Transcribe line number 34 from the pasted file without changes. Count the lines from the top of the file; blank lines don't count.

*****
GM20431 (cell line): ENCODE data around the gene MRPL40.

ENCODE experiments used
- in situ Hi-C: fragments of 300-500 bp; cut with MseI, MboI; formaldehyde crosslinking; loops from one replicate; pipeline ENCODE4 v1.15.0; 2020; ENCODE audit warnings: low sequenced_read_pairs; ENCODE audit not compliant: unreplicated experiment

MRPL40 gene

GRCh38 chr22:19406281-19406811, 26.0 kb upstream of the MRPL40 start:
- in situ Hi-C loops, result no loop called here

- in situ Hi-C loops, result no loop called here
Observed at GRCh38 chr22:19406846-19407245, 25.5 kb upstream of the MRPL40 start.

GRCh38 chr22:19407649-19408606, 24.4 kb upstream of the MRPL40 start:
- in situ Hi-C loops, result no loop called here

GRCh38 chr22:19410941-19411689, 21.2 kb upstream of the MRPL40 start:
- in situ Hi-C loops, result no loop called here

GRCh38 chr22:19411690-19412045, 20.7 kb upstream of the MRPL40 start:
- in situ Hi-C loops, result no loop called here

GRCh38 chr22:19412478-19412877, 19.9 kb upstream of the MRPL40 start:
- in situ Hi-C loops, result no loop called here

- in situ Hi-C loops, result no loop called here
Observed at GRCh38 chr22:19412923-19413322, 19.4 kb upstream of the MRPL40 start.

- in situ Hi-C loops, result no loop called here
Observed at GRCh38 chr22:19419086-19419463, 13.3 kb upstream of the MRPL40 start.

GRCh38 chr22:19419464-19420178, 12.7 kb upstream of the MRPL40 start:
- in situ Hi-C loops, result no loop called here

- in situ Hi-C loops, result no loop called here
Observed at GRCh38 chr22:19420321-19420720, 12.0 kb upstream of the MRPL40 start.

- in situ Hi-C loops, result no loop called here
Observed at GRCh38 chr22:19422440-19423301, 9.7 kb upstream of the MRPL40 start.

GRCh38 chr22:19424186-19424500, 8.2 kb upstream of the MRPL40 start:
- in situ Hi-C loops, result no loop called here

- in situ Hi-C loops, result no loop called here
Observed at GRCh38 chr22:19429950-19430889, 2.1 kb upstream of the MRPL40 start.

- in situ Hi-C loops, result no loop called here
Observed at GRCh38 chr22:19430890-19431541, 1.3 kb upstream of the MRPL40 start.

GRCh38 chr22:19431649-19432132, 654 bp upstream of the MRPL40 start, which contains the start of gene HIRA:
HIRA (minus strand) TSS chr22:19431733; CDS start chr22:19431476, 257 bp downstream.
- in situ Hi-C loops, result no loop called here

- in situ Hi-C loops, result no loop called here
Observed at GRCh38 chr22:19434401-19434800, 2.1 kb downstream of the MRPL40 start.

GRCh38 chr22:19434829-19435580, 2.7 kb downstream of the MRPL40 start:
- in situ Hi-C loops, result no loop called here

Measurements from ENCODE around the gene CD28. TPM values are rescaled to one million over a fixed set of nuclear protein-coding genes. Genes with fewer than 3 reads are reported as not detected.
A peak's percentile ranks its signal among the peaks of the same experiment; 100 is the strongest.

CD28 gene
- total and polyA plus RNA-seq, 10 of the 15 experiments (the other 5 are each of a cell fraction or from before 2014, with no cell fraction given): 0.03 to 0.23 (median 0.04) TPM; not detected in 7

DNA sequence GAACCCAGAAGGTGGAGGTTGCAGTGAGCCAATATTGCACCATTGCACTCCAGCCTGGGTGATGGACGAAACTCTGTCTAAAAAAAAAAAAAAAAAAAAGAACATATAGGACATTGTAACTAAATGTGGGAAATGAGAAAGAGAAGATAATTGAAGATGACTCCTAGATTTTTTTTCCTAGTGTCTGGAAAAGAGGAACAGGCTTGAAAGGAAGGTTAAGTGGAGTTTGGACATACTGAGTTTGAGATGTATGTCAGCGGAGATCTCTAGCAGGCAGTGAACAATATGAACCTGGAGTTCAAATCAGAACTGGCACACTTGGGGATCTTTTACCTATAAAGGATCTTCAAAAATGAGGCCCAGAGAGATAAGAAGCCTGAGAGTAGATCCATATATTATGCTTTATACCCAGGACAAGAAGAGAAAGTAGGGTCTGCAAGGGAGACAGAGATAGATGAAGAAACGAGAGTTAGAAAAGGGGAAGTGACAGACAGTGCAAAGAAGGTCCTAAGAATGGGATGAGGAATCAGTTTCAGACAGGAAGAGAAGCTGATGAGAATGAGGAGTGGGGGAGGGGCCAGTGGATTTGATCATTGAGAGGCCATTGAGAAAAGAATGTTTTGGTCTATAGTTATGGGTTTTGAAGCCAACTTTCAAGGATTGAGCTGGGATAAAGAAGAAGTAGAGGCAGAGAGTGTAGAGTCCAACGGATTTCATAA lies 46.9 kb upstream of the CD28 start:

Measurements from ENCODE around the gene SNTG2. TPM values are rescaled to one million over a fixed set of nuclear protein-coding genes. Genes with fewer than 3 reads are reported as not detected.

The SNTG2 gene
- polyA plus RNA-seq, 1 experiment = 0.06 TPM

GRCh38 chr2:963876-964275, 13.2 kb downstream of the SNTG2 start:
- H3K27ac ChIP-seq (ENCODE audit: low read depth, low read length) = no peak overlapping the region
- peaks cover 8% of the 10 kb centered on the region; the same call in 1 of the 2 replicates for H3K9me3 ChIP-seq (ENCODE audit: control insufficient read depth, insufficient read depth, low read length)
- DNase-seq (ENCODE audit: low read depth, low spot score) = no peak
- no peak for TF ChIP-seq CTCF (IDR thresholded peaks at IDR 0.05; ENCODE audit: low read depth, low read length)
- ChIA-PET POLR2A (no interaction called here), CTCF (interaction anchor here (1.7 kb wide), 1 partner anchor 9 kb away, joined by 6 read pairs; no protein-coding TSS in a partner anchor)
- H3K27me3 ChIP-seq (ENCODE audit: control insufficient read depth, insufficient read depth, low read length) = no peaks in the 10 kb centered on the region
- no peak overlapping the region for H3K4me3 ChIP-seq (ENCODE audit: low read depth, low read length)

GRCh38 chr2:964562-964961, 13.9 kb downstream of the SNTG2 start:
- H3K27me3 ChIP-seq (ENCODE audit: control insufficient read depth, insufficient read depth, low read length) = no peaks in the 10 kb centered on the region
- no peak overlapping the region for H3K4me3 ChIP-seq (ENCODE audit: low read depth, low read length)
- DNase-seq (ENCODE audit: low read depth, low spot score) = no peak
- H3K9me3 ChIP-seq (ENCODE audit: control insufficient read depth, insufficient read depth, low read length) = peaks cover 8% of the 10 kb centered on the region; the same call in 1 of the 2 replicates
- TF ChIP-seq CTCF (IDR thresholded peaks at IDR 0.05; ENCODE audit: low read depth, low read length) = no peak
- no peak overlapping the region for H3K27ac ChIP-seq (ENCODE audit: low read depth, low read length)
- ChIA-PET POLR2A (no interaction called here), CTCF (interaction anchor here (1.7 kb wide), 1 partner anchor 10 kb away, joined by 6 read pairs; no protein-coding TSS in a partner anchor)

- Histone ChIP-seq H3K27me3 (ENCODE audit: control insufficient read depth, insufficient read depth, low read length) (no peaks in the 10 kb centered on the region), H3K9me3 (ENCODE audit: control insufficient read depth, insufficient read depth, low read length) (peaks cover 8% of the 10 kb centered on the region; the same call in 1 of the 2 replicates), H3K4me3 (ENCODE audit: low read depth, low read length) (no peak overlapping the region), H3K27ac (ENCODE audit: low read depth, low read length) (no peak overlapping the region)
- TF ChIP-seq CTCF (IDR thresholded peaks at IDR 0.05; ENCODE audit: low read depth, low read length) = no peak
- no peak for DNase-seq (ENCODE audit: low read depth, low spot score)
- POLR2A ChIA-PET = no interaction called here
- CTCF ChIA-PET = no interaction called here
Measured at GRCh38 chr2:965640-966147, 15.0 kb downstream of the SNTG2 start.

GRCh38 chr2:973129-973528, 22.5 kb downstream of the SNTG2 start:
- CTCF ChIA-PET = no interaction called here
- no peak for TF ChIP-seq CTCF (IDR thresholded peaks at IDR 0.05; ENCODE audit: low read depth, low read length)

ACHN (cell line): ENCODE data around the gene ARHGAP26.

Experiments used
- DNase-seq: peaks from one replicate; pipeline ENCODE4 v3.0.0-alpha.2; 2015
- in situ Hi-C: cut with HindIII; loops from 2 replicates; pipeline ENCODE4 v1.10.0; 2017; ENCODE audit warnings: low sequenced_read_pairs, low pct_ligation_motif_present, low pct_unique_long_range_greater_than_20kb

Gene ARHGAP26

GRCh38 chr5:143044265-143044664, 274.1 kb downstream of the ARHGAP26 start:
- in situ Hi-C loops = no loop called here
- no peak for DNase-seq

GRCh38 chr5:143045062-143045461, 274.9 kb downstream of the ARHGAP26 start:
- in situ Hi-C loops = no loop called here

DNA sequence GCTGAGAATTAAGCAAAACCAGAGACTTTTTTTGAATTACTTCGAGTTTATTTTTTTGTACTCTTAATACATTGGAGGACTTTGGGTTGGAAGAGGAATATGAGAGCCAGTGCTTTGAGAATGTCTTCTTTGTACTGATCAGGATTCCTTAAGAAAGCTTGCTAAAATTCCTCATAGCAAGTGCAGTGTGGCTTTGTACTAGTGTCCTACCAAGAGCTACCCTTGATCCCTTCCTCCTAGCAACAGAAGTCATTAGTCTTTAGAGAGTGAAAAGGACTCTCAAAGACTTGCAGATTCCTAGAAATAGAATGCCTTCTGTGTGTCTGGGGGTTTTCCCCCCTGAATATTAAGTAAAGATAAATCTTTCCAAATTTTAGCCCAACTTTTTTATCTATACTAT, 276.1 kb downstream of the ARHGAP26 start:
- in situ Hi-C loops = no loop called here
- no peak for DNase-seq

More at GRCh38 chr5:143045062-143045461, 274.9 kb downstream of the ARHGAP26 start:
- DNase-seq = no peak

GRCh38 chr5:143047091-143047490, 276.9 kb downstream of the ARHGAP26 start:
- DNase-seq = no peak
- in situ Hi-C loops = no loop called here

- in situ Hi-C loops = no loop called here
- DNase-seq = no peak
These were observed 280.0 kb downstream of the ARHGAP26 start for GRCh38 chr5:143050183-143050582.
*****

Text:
HIRA (minus strand) TSS chr22:19431733; CDS start chr22:19431476, 257 bp downstream.